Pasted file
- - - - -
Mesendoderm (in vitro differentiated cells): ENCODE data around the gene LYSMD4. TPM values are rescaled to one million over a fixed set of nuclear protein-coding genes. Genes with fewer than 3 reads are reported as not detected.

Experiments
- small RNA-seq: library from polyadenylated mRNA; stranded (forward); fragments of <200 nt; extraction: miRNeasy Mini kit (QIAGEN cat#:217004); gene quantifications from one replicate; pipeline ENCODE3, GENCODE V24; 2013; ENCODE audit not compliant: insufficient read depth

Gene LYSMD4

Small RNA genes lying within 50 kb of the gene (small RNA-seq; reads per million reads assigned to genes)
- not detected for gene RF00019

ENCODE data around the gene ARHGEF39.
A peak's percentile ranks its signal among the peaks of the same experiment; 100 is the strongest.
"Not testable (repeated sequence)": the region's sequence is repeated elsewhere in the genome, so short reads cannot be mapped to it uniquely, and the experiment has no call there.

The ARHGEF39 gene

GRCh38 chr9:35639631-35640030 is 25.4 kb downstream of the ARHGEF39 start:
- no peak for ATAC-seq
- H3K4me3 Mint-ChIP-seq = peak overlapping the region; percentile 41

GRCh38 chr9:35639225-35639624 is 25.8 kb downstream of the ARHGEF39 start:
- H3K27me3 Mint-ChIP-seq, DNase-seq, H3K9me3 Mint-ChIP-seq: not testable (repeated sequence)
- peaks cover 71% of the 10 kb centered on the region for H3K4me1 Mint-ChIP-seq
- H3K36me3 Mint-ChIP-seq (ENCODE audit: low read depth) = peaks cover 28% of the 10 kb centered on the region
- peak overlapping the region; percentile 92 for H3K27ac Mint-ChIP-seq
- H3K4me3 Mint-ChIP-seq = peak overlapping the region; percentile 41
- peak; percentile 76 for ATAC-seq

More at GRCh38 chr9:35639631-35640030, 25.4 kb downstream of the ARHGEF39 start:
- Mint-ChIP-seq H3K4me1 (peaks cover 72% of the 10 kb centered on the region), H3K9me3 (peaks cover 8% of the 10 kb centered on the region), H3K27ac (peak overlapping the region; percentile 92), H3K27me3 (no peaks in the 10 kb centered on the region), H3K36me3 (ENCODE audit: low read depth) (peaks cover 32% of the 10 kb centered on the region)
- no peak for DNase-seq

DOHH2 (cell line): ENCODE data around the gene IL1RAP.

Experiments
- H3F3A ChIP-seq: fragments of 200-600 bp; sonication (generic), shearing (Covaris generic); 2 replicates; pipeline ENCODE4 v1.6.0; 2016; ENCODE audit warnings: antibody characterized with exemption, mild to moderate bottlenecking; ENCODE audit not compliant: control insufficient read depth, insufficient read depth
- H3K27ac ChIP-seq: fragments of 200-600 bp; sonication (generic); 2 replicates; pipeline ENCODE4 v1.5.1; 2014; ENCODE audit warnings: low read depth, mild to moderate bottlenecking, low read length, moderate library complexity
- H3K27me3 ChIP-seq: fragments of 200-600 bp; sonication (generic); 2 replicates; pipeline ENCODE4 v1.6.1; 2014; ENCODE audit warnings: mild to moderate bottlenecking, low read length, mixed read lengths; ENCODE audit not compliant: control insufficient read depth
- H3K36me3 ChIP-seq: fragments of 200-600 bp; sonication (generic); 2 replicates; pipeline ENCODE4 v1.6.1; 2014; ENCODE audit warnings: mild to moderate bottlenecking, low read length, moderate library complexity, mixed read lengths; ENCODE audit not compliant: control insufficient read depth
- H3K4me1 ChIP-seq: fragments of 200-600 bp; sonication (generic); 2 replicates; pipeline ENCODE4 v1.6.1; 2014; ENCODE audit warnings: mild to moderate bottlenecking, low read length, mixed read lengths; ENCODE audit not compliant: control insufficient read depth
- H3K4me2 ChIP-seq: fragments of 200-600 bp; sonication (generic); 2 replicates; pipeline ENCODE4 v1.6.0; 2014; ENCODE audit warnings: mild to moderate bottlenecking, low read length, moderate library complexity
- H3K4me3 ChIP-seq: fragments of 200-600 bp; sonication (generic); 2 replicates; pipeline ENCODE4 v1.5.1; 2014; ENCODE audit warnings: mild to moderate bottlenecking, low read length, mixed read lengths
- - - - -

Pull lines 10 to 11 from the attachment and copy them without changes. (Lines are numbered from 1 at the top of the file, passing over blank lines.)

The ARHGEF39 gene

GRCh38 chr9:35639631-35640030 is 25.4 kb downstream of the ARHGEF39 start: